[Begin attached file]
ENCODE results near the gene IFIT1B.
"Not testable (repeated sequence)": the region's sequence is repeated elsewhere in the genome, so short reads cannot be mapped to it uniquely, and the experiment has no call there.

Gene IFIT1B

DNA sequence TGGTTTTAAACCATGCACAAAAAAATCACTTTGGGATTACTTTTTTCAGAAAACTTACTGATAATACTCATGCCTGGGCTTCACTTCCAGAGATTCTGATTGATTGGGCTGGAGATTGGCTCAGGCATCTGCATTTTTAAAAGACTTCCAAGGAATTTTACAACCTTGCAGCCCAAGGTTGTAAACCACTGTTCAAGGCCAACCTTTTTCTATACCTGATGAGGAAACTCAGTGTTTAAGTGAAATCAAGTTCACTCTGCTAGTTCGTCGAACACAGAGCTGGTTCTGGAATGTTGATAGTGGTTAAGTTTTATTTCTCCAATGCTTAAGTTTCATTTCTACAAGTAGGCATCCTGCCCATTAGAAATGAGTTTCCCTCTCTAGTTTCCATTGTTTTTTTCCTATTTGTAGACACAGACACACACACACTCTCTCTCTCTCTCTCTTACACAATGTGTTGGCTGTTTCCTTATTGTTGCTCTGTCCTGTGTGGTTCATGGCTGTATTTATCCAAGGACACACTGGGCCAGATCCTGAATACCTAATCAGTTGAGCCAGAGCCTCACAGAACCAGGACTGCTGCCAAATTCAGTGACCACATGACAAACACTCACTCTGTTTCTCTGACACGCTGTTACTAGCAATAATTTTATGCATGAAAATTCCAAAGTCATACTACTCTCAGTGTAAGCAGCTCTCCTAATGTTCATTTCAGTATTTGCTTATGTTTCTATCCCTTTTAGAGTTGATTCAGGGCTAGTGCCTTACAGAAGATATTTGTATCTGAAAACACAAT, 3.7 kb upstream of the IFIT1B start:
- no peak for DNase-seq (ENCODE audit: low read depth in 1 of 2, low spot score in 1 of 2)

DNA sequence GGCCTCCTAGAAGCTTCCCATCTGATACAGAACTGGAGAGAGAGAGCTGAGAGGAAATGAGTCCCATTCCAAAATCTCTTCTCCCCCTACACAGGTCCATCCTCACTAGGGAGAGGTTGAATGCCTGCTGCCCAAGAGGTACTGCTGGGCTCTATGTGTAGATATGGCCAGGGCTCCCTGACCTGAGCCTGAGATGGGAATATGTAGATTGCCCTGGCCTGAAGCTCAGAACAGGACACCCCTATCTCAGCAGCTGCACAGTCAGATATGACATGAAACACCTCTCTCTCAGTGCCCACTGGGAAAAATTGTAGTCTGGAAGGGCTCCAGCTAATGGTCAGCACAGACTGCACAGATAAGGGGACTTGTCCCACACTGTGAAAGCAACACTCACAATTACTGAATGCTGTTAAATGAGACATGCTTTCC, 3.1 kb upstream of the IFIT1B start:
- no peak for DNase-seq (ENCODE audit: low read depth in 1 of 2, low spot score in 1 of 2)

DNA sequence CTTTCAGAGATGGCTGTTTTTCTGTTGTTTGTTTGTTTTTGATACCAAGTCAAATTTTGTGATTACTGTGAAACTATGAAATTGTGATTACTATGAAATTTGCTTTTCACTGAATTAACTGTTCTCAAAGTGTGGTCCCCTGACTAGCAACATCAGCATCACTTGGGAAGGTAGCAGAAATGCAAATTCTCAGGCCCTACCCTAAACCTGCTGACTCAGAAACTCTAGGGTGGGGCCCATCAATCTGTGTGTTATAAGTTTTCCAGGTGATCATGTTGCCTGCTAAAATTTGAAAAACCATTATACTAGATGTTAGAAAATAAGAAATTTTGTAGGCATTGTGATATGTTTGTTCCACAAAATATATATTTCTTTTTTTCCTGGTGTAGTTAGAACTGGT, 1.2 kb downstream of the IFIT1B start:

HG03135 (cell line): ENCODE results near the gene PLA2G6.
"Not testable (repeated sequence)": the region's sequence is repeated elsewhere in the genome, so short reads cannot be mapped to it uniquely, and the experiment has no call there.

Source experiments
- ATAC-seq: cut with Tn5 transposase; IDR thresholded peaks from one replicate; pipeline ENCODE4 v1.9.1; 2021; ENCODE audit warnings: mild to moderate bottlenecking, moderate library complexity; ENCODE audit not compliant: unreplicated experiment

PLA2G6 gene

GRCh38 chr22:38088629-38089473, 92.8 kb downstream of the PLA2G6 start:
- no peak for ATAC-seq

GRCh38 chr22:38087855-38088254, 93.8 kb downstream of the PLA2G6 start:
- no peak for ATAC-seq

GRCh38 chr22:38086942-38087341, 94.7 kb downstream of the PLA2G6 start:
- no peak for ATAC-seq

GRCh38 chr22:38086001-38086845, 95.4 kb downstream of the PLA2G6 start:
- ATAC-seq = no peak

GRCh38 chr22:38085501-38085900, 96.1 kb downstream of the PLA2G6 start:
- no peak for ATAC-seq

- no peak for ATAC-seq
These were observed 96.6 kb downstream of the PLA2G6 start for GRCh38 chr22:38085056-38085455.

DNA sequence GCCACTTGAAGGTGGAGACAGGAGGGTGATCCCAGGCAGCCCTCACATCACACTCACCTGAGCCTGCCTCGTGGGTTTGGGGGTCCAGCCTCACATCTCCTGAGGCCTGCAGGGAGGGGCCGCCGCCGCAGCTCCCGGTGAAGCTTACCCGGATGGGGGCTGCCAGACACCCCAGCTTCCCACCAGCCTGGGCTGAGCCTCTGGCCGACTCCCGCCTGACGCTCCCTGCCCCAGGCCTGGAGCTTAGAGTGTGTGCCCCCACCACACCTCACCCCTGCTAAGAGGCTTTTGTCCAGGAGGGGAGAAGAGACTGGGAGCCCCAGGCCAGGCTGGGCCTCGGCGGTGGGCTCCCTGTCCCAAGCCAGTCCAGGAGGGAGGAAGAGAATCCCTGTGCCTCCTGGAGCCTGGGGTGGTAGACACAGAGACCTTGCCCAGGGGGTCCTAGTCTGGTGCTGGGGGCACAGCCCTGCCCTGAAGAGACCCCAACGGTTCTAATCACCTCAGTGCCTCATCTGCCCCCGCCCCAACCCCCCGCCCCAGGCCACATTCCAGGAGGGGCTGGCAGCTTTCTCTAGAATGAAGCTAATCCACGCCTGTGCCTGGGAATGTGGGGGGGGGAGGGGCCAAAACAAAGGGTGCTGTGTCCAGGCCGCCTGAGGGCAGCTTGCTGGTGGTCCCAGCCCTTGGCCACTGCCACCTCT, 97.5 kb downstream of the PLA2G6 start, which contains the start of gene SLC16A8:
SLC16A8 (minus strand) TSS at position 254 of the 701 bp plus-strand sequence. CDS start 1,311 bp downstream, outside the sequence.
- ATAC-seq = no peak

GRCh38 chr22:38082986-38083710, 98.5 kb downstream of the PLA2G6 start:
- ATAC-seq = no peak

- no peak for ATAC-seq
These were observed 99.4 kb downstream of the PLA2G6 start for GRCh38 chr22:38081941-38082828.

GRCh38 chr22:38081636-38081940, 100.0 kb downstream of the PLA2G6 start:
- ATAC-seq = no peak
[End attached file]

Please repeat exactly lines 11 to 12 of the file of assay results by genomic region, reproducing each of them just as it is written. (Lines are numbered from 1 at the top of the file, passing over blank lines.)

Source experiments
- ATAC-seq: cut with Tn5 transposase; IDR thresholded peaks from one replicate; pipeline ENCODE4 v1.9.1; 2021; ENCODE audit warnings: mild to moderate bottlenecking, moderate library complexity; ENCODE audit not compliant: unreplicated experiment